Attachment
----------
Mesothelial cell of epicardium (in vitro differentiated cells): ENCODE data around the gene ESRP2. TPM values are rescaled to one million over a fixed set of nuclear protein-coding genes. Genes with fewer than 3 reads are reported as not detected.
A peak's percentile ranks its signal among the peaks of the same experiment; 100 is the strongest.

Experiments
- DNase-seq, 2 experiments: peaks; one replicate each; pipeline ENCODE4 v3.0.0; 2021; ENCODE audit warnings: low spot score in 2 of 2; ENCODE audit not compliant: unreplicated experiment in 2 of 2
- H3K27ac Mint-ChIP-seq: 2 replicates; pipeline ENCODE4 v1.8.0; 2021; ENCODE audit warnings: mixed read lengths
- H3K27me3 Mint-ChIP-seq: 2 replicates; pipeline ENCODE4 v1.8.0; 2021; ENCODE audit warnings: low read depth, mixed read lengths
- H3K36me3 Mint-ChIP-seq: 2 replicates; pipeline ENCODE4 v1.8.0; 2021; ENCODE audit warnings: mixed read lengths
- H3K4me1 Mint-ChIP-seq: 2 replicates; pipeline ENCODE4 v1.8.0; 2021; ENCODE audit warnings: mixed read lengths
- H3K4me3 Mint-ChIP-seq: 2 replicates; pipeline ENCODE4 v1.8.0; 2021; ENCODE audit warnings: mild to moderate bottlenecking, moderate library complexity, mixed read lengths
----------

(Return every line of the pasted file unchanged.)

Mesothelial cell of epicardium (in vitro differentiated cells): ENCODE data around the gene ESRP2. TPM values are rescaled to one million over a fixed set of nuclear protein-coding genes. Genes with fewer than 3 reads are reported as not detected.
A peak's percentile ranks its signal among the peaks of the same experiment; 100 is the strongest.

Experiments
- DNase-seq, 2 experiments: peaks; one replicate each; pipeline ENCODE4 v3.0.0; 2021; ENCODE audit warnings: low spot score in 2 of 2; ENCODE audit not compliant: unreplicated experiment in 2 of 2
- H3K27ac Mint-ChIP-seq: 2 replicates; pipeline ENCODE4 v1.8.0; 2021; ENCODE audit warnings: mixed read lengths
- H3K27me3 Mint-ChIP-seq: 2 replicates; pipeline ENCODE4 v1.8.0; 2021; ENCODE audit warnings: low read depth, mixed read lengths
- H3K36me3 Mint-ChIP-seq: 2 replicates; pipeline ENCODE4 v1.8.0; 2021; ENCODE audit warnings: mixed read lengths
- H3K4me1 Mint-ChIP-seq: 2 replicates; pipeline ENCODE4 v1.8.0; 2021; ENCODE audit warnings: mixed read lengths
- H3K4me3 Mint-ChIP-seq: 2 replicates; pipeline ENCODE4 v1.8.0; 2021; ENCODE audit warnings: mild to moderate bottlenecking, moderate library complexity, mixed read lengths